Gloucestershire vice-chancellor steps down

Broadfoot says institution is ‘on the road to recovery’ as she announces early retirement. Melanie Newman reports

March 26, 2010

The vice-chancellor of the University of Gloucestershire, Patricia Broadfoot, is to take early retirement.

Although she is stepping down with immediate effect, passing executive duties to the deputy vice-chancellor, Paul Hartley, she will not retire until 1 August.

She will spend her final term in an “ambassadorial role”.

In a message to staff on 25 March, the vice-chancellor said: “Despite recent problems, the university is now firmly positioned on the road to recovery and I feel it is the right time for me to step down and for a new leader, perhaps with a different set of skills to meet changing times, to take the university forward through the next stage of its development.”

She added: “The university is now well positioned as a leader in innovative, high-quality teaching and learning; in the sustainability agenda; in working with employers and in public engagement.”

Gloucestershire also has “an ambitious new research strategy and a significant number of active new research centres”, she said.

Professor Broadfoot joined the university as vice-chancellor in September 2006. Her departure follows a period of financial difficulty. Last September the university put up for sale its London campus, which had been open for just seven months, following an £8.3 million refurbishment.

The Pittville campus at Cheltenham will also close.

In December, Paul Bowler, who had been drafted in to return the university to financial health, left his post as deputy vice-chancellor after a period of suspension. He had been in post seven months and was said to have publicly blamed Professor Broadfoot and other senior managers for the state of the finances. He also uncovered a £1.5 million “black hole” in the Faculty of Education, Humanities and Sciences’ accounts.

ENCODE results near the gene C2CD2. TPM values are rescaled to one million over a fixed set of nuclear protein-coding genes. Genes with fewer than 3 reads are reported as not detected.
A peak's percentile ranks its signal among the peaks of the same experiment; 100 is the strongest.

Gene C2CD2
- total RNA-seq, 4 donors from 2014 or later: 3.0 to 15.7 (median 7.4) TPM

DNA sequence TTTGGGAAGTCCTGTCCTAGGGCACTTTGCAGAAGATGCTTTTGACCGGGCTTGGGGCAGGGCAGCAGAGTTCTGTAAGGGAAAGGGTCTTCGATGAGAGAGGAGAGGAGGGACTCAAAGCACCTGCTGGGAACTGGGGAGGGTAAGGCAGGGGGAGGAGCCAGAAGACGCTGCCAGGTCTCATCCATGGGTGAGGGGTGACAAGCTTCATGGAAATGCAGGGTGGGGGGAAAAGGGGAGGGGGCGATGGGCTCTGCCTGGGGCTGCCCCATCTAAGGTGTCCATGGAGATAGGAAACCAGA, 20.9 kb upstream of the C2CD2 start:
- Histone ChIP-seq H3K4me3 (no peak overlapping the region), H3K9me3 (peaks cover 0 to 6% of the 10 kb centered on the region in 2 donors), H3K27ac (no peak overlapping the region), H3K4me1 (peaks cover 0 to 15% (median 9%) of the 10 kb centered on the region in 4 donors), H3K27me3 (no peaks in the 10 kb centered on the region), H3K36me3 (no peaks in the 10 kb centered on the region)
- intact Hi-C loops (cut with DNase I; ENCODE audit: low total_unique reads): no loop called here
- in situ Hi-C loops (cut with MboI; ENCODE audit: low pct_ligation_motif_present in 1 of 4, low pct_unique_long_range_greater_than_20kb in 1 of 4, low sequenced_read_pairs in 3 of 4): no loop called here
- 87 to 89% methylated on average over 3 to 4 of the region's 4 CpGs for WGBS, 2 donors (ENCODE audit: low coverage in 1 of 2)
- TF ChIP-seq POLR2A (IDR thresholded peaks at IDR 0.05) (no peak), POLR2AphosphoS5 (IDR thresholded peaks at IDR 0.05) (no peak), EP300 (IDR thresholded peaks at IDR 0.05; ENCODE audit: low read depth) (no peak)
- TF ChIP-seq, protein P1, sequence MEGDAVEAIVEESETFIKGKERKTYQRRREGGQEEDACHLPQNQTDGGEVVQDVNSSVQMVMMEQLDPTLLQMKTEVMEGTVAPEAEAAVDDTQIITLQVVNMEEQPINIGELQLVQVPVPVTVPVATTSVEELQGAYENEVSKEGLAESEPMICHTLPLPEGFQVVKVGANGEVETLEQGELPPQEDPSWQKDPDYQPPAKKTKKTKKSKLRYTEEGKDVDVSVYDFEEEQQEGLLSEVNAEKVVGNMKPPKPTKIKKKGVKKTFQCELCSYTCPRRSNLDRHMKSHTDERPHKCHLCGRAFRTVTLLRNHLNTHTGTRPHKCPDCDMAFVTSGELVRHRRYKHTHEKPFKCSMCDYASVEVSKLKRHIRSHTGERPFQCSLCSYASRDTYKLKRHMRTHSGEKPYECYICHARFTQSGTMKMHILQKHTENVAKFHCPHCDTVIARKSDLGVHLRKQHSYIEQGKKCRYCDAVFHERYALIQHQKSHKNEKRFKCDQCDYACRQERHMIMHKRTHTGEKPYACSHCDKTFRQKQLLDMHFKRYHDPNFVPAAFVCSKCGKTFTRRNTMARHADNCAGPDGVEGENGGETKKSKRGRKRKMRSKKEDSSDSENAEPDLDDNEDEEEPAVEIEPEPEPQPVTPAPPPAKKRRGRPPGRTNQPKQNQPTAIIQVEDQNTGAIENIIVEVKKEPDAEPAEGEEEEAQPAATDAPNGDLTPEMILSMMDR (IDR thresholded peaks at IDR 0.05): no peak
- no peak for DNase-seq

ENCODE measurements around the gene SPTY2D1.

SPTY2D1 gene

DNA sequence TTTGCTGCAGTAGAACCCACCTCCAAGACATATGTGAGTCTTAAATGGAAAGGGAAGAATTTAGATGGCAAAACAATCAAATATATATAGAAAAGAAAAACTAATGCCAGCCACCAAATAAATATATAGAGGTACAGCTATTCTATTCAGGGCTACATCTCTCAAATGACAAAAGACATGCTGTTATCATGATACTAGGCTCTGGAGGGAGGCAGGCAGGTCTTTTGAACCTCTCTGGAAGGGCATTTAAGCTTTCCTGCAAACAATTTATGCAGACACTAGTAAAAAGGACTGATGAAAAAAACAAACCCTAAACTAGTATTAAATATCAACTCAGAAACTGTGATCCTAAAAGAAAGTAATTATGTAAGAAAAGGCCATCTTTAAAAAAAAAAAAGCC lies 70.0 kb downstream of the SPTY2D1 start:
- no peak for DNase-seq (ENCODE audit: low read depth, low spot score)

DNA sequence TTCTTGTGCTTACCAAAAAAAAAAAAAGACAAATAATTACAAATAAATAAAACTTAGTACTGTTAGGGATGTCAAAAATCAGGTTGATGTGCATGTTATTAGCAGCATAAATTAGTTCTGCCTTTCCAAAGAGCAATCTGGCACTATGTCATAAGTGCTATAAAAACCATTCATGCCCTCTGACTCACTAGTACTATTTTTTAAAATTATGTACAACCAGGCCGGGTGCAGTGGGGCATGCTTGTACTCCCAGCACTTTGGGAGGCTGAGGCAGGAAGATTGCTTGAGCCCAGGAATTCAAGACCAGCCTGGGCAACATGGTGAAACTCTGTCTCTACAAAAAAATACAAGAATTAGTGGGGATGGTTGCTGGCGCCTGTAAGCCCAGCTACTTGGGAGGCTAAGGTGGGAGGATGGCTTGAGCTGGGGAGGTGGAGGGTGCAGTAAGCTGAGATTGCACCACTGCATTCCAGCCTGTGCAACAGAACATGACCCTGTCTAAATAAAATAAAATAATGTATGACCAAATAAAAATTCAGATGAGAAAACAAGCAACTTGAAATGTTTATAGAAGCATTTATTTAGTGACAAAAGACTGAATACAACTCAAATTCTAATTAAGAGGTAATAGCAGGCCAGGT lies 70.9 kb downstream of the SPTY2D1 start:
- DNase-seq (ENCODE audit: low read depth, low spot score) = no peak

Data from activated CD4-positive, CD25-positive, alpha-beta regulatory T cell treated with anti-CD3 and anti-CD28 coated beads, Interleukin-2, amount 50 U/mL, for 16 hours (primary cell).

In its financial statements for 2008-09, released this week, the university shows a £6.3 million deficit and long-term borrowings of £31.5 million on an income of £67.4 million.

The statements say the deficit is a “disappointing result for the year” and blame an £8.9 million increase in net pension liability, increased staff costs and “slower than anticipated return on investment in new activities”. In addition, a voluntary redundancy programme in 2009 cost Gloucester £2.95 million.

melanie.newman@tsleducation.com

You've reached your article limit.

Register to continue

Registration is free and only takes a moment. Once registered you can read a total of 3 articles each month, plus:

  • Sign up for the editor's highlights
  • Receive World University Rankings news first
  • Get job alerts, shortlist jobs and save job searches
  • Participate in reader discussions and post comments
Register

Have your say

Log in or register to post comments

Featured Jobs

Most Commented

Worried man wiping forehead
Two academics explain how to beat some of the typical anxieties associated with a doctoral degree

Felipe Fernández-Armesto takes issue with a claim that the EU has been playing the sovereignty card in Brexit negotiations

Brexit jigsaw

UCU attacks plans to cut 171 posts, but university denies Brexit 'the reason'

Kenny Dalglish

Agnes Bäker and Amanda Goodall have found that academics who are happiest at work have a head of department who is a distinguished researcher. How can such people be encouraged into management?

A group of flamingos and a Marabou stork

A right-wing philosopher in Texas tells John Gill how a minority of students can shut down debates and intimidate lecturers – and why he backs Trump